The effects of African desert dust transport on asthma and other respiratory diseases have been a topic of attention.34,59 Samoli et al.60 found that an increase of 10 μg/m3 in the exposure to PM10 was associated with an increase of 0.71% in all deaths in Athens, with 75-year-olds being the most affected group.
Likewise, Jiménez et al.55 observed a significant association between PM10 levels and mortality from respiratory diseases among the elderly in Madrid duri ng SahD intrusions days.
López-Villarrubia et al.40 saw shreds of evidence of an increased risk for hospital admissions because of asthma and COPD in patients exposed to SahD in the Canary Islands. Gutierrez et al.61 studied the same phenomenon in Miami and documented an increased risk for recurrent acute exacerbations in patients with COPD and PM.61
Exposure to high concentrations of PM10 because of SahD transport events is associated with an intense inflammatory reaction in the airway mucosa of patients with ischemic heart disease.10
Areas affected by desert sandstorms, such as Caribbean communities, are known to have some of the highest incidences of asthma on the planet. SahD associated with seasonal humidity allows the formation of inhalable particles that aggravate asthma among residents of the Caribbean island of Granada.62 Recently, a relationship has also been documented between African dust and respiratory stress, increased asthma exacerbations and emergency admissions, and increased daily rates of pediatric hospitalization in Trinidad Island.63 A similar relationship was documented by Cadelis et al.64 found evidence relating the concentration of PM10 and PM2.5 contained in SahD to an increased risk for visits to emergency services in children with asthma in Guadalupe. Monteil et al.22 also documented a significant increase in the pediatric admissions in the 7 days following major SahD events in the Caribbean.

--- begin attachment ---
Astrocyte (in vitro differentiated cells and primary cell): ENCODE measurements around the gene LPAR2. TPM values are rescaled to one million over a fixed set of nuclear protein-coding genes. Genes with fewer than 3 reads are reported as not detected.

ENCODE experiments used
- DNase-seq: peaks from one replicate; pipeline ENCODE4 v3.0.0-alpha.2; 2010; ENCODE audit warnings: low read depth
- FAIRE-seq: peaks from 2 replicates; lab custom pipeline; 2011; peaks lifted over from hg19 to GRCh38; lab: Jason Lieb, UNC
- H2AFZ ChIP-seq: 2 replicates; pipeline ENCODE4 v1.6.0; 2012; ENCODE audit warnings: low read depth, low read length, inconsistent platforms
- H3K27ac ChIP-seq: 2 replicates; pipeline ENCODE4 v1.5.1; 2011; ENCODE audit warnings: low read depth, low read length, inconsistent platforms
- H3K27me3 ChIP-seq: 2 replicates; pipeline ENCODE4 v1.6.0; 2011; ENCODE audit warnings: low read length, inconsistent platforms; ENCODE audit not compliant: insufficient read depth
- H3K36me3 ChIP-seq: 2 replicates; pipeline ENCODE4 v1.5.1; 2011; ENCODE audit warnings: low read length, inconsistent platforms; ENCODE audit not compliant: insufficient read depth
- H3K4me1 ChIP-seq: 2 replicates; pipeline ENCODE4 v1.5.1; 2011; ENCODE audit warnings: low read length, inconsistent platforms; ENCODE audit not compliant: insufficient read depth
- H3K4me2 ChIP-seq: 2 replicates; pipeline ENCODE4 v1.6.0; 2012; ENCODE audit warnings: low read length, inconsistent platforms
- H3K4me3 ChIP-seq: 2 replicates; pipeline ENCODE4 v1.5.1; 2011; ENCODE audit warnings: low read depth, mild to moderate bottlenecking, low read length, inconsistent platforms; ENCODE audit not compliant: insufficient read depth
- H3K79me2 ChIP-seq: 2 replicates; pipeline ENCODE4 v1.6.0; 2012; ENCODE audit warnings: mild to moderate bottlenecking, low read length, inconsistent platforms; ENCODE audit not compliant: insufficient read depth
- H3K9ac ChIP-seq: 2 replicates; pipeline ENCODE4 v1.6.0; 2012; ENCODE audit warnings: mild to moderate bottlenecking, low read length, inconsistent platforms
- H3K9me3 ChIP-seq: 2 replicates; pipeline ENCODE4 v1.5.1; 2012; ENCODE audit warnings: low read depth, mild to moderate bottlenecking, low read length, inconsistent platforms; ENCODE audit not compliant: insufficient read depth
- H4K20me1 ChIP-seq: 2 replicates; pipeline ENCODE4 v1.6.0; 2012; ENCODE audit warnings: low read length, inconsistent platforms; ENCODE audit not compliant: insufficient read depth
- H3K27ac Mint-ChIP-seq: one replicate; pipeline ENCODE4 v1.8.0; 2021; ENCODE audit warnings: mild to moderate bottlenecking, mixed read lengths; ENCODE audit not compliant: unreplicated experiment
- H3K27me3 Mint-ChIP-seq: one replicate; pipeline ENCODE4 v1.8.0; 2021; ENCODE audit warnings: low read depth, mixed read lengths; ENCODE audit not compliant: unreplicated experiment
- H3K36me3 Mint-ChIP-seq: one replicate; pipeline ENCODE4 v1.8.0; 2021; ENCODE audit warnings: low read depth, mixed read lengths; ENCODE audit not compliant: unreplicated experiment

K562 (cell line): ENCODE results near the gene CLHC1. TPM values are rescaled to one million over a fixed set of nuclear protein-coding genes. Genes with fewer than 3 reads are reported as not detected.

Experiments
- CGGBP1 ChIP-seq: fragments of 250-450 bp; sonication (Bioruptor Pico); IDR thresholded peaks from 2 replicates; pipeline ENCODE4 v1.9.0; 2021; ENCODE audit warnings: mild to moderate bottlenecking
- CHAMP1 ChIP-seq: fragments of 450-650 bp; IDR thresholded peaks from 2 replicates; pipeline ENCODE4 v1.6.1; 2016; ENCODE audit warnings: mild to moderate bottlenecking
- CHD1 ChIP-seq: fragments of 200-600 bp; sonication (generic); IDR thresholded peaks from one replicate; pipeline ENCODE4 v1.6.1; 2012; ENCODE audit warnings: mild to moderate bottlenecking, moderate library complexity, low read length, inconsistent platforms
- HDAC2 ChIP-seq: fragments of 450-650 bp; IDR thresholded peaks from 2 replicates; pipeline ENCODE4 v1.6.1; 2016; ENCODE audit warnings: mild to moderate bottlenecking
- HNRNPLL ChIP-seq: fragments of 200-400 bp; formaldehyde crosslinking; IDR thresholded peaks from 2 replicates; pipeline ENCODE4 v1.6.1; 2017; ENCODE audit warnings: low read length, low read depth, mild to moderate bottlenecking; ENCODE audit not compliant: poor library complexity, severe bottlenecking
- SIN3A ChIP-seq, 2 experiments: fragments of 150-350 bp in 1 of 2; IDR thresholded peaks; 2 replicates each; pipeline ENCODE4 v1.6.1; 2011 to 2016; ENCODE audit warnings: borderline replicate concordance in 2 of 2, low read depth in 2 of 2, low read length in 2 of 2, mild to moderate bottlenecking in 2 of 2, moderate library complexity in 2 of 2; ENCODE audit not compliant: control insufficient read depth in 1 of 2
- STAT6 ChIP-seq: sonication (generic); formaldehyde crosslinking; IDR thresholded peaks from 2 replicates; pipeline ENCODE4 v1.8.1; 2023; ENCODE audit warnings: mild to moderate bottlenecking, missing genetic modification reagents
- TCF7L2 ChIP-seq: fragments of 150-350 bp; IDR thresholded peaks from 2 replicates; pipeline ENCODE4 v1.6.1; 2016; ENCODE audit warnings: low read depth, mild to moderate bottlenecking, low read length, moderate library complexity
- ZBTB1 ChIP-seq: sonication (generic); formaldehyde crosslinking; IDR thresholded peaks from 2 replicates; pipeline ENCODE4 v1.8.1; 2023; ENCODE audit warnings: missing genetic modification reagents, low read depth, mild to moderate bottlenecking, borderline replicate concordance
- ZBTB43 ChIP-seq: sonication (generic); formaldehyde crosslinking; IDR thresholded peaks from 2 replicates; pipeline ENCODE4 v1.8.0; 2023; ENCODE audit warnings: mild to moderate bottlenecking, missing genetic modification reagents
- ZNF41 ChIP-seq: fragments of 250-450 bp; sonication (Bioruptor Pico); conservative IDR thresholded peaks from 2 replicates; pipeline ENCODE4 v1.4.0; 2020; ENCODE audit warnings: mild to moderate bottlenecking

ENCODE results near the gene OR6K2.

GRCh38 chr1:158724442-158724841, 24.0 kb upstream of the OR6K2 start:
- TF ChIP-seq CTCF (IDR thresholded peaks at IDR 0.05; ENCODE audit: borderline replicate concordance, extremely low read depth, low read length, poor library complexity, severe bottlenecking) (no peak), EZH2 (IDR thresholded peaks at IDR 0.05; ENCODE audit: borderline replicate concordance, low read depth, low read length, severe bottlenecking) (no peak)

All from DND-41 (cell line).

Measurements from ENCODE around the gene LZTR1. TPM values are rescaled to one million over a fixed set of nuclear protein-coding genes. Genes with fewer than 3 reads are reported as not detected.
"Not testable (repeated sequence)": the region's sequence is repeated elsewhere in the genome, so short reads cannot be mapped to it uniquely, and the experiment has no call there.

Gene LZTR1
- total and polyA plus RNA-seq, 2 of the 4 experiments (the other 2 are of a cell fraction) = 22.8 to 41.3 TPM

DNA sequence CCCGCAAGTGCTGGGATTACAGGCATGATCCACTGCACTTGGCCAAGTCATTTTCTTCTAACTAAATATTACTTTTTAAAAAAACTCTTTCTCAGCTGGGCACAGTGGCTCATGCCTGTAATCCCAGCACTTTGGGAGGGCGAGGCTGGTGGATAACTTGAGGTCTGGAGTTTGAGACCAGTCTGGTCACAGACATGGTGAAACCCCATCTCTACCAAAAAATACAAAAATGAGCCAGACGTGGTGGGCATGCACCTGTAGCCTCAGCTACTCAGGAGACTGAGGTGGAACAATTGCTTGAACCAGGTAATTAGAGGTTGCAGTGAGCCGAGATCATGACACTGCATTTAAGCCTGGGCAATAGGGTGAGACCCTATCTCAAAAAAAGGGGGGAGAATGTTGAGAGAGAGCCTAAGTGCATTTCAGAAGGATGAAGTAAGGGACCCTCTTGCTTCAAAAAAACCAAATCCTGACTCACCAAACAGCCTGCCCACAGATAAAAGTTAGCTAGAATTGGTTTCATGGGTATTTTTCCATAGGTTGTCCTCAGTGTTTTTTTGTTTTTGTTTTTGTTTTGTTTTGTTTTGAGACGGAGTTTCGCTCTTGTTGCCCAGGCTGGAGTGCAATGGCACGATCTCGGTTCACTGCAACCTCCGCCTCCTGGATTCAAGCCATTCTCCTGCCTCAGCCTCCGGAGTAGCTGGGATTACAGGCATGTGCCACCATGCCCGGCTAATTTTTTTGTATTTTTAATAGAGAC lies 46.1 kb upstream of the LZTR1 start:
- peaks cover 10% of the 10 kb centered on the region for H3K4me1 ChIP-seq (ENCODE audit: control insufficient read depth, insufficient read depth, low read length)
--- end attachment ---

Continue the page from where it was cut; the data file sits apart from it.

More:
If SahD is carried over regions affected by vehicular, industrial, or agricultural emissions, substances such as pesticides, herbicides, heavy metals, and dioxins may be incorporated into the dust. The presence of heavy metals like nickel in dust cause skin irritation. Moreover, dust storm particles exert toxicological effects on human skin by activating the cellular detoxification system, producing proinflammatory and immunomodulatory cytokines, and changing the expression of proteins essential for normal epidermal differentiation.35
Information about SahD influence and arrival in different countries is vital for understanding the real health impacts faced by the populations of the affected areas.
The ill health effects of SahD have scantly been studied in the Americas compared with other continents. Limited direct measurements of air pollutants are available to indicate pollution levels in the cities affected on a constant and prolonged basis by SahD. These record-high readings when compared with the WHO air quality guidelines.
Considering the rapid ongoing environmental changes, the constant challenges they create, and the promotion of the necessary preventive measures when these events occur, more interaction between scientific disciplines is evident to answer these questions appropriately; thus, mitigating their impacts on the health of affected populations.